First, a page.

2. Policy proposal (1500 -1800 words) (30) [LO 2,3,4,5]
  3. Mock submission and hearing (20-30 mins) (50) [LO 1,2,3,4,5]

The ANU uses Turnitin to enhance student citation and referencing techniques, and to assess assignment submissions as a component of the University's approach to managing Academic Integrity. While the use of Turnitin is not mandatory, the ANU highly recommends Turnitin is used by both teaching staff and students. For additional information regarding Turnitin please visit the ANU Online website.


The standard workload for a 6 unit course is 130 hours including class time and independent study.

Inherent Requirements

Not applicable

Requisite and Incompatibility

You are unable to enrol in this course if you have previously taken any of the below courses. LAWS4285 Australian National Security Law LAWS8485 Australian National Security Law LAWS8328 Australian Legal Responses to National Security and Counter-Terrorism

Prescribed Texts

There are no prescribed texts.  However, students with no background in law may find the following text helpful in understanding legal concepts and frameworks

·      CREYKE, R., HAMER, D., O'MARA, P., SMITH, B. & TAYLOR, T. S. 2021. Laying down the law, Chatswood, NSW, LexisNexis.

Preliminary Reading

Report of the Comprehensive Review of the Legal Framework of the National Intelligence Community (Executive Summary, Vol 1 p32-55)

Richard Bolto, ‘Accountability and secrecy in the Australian Intelligence Community: the Parliamentary Joint Committee on Intelligence and Security’ (2019) 85(1) International Review of Administrative Sciences 137

 Dominique Dalla-Pozza, ‘Refining the Australian Counter-Terrorism Law Framework: How Deliberative Has Parliament Been’ (2016) 27 Public Law Review 271

Assumed Knowledge

Students with no background in the field are encouraged to take this course after at least one of the NSC core courses (Concepts and Methods, and National Security Policymaking) to provide them some foundational knowledge and understanding of national security.

Students are not expected to have studied law – this course provides foundational legal skills needed by policy practitioners.  Law graduates are welcome to enrol and will find that the course provides practical skills and national security specific legal studies which will add to their skills; however some parts of the initial weeks may serve as ‘revision’ to prior law studies.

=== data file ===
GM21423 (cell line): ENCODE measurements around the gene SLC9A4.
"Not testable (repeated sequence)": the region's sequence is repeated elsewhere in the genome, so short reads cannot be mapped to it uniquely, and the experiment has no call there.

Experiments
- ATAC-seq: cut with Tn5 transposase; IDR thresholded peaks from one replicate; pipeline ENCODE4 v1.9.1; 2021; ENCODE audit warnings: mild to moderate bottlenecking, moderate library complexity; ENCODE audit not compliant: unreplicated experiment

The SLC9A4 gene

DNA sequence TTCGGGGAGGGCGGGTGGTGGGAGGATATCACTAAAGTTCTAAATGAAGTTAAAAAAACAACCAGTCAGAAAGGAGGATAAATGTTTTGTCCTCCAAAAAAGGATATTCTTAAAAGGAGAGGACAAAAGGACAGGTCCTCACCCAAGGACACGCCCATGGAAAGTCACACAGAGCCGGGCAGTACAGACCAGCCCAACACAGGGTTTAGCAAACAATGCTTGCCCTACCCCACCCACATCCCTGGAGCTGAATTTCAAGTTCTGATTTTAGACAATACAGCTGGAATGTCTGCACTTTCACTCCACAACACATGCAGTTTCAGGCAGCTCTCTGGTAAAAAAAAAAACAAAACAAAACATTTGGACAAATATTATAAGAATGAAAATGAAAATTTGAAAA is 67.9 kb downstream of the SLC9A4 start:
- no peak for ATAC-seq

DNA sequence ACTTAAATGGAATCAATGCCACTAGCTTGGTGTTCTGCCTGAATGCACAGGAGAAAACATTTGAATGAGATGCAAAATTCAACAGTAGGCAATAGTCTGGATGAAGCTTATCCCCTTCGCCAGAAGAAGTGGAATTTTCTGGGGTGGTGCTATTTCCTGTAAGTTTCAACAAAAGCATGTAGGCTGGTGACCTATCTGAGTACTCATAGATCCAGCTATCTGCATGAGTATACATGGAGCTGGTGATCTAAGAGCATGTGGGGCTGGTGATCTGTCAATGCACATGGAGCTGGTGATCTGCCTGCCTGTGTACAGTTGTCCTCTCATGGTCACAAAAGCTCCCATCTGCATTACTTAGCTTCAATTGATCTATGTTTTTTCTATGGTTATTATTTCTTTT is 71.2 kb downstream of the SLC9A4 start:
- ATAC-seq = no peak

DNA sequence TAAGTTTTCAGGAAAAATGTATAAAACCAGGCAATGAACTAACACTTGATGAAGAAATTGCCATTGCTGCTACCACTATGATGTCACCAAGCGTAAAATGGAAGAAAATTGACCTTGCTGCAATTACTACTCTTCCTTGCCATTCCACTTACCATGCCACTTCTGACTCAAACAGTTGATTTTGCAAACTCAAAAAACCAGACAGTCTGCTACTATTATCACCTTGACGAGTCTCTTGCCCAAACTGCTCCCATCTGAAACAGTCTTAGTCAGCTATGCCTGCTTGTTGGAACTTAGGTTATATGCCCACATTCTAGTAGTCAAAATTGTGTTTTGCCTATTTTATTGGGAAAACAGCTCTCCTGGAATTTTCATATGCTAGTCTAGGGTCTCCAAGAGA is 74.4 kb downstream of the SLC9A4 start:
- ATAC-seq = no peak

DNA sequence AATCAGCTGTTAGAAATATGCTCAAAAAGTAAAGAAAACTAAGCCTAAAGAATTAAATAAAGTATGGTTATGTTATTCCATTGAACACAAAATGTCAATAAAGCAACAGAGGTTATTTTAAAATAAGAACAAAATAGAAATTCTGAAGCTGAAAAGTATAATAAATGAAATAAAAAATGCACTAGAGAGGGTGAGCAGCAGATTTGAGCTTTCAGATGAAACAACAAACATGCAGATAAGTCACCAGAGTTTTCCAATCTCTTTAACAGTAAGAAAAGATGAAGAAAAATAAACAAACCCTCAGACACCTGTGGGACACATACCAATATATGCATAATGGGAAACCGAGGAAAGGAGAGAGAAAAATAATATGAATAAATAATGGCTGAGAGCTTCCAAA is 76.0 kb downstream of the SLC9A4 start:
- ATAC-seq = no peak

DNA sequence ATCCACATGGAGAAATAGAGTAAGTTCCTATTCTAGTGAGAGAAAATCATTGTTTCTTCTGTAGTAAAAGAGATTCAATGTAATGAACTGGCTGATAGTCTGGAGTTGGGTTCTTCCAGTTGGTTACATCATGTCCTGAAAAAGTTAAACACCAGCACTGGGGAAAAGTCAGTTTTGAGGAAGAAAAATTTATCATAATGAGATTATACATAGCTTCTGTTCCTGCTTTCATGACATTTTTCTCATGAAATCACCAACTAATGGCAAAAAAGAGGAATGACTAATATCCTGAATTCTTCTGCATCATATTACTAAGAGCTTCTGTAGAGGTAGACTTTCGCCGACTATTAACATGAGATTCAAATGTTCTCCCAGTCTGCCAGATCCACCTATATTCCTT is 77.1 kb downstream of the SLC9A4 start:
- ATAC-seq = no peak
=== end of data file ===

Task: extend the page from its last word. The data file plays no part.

Tuition fees are for the academic year indicated at the top of the page.  

Commonwealth Support (CSP) Students
If you have been offered a Commonwealth supported place, your fees are set by the Australian Government for each course. At ANU 1 EFTSL is 48 units (normally 8 x 6-unit courses). More information about your student contribution amount for each course at Fees

Student Contribution Band:
Unit value:
6 units

If you are a domestic graduate coursework student with a Domestic Tuition Fee (DTF) place or international student you will be required to pay course tuition fees (see below). Course tuition fees are indexed annually. Further information for domestic and international students about tuition and other fees can be found at Fees.

Where there is a unit range displayed for this course, not all unit options below may be available.

6.00 0.12500
Note: Please note that fee information is for current year only.

Offerings, Dates and Class Summary Links

ANU utilises MyTimetable to enable students to view the timetable for their enrolled courses, browse, then self-allocate to small teaching activities / tutorials so they can better plan their time. Find out more on the Timetable webpage.

There are no current offerings for this course.